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Thank you! My guess is to reduce the risk of failure due to cheap contacts.
Hi, I am not sure what kind of help you are asking for.
Looking forward. Be careful when you solder. Good luck!
You need two supplies that can deliver at least 12V each. Even if you get the MacBook supply to work, you still need another one, so my recommendation is still to buy two low cost supplies. The 3886 requires at least +-9 V , but at such a low voltage the amp will not be usable in any practical sense.
I am sorry, but I can't help you with the MacBook thing. I suggest that you buy the 12$ power supply at Amazon (link above), strip the cables and use your voltmeter to find "Ground" and "18V" If that works out, buy another one and use those two as the +- 18 V power supply. Or build the amplifier and use whatever you have to provide +-10 - +-12V (four USB chargers will provide +- 10V). Not much power but you will know if the amp works.
No, you certainly do not need +-35 V. The 3886 works from +-9 volts. In the data sheet page 17 fig. 37 (http://www.ti.com/lit/ds/symlink/lm3886.pdf) you can see that you get about 15 W in 4 ohms with a supply voltage of +- 12 V. The easiest way to get power maybe is to buy two laptop power supplies (18-19 V 3-4 A) e.g. https://www.amazon.com/Replacement-Satellite-L875D-S7332-PA3097U-1ACA-PA3714U-1ACA/dp/B07RL5K812/ref=sr_1_3?keywords=laptop+power+supply&qid=1573897066&sr=8-3 (or look in the scrap heap)The you will get nearly 40W in 4ohm output. Good luck!
Sorry, I do not think that the power supply is usable. The Apple Power supplies are maybe be usable. What do the labels say? Outputvoltage? Power? Amps?
The fan sucks air into the housing and forces the cool air to pass between all the thin metal sheets of the heat sink and out thru the four slits under the heat sink. I would not say that it is unnecessary. Whitout fan I would have to have a heat sink outside the housing.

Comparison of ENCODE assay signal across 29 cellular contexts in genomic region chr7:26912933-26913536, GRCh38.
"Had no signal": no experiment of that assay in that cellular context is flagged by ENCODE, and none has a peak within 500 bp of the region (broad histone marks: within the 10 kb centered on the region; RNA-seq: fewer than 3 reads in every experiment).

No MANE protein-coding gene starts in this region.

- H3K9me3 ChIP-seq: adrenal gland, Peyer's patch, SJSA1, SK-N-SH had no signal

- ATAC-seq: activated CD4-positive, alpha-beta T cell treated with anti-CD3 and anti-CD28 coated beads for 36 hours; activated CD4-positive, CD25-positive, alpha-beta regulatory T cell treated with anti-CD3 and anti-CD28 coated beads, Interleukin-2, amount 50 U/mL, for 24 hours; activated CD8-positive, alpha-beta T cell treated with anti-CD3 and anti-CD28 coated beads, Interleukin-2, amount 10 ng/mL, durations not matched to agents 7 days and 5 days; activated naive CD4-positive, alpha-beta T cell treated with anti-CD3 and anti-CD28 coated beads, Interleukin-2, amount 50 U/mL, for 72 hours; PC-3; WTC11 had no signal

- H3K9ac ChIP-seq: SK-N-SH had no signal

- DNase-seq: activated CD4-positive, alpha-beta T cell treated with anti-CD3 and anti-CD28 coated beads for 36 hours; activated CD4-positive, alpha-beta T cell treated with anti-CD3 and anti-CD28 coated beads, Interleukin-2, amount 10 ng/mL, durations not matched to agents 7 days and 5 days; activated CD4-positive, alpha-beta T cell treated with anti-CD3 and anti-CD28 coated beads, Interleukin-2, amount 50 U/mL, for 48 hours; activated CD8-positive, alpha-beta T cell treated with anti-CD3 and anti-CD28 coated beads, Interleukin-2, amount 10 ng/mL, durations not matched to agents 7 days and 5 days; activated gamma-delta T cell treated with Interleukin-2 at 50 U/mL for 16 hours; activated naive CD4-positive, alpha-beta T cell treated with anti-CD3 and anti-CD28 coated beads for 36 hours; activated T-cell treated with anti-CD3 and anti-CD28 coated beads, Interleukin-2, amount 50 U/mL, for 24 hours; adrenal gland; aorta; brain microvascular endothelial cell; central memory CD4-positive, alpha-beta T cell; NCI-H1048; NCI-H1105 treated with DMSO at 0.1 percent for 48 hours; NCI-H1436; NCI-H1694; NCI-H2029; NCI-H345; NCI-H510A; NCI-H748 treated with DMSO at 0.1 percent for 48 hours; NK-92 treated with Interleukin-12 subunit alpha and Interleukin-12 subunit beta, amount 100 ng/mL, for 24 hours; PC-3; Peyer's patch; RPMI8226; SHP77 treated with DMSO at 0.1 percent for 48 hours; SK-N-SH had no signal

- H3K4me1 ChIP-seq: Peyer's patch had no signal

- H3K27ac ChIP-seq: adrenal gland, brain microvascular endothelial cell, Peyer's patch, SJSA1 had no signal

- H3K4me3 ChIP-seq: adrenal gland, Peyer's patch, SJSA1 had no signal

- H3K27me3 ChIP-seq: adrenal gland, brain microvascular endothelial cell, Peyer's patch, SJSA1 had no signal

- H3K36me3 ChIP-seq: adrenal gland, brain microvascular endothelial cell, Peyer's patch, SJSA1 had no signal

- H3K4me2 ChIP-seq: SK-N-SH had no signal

Hi, I would use the non-inverting side (the upper amp) because of the higher input impedance. You an also get higher gain, so that you can plug in you guitar directly. In that case increase the values of the volume pot and the 47k resistor so that you reduce the load of the guitar mics. A stomp box after the guitar will also take care of the load issue. Increase the value of the feedback resistor (132,8k) for higher gain. The power supply must be the same, but you should decide how much output power you want, that decides the voltage and the effect (VA= VoltAmpere) of the transformer. To make it even simpler I would remove the fan and use a big heatsink. Or have a 12 V fan with a separate 12V adapter. I designed my step down and fan control just for the fun of it.Good Luck!
Thank you for your good comments. Good tools for woodwork and a little training is all that is needed (and somewhere to be). Try it. Yes you are of course completely right about the circuit improvement. I think a 4PDT switch is required, although if you just don't use input B when in "bridge" you could always have it connected to the positive input. I think I will change my amp, I don't like the low input impedance of the inverting input. I made a quick sketch. Note that SW2A must switch between ground and input A.
Haha, I had to look up "scrounged". Thanks a lot!/Håkan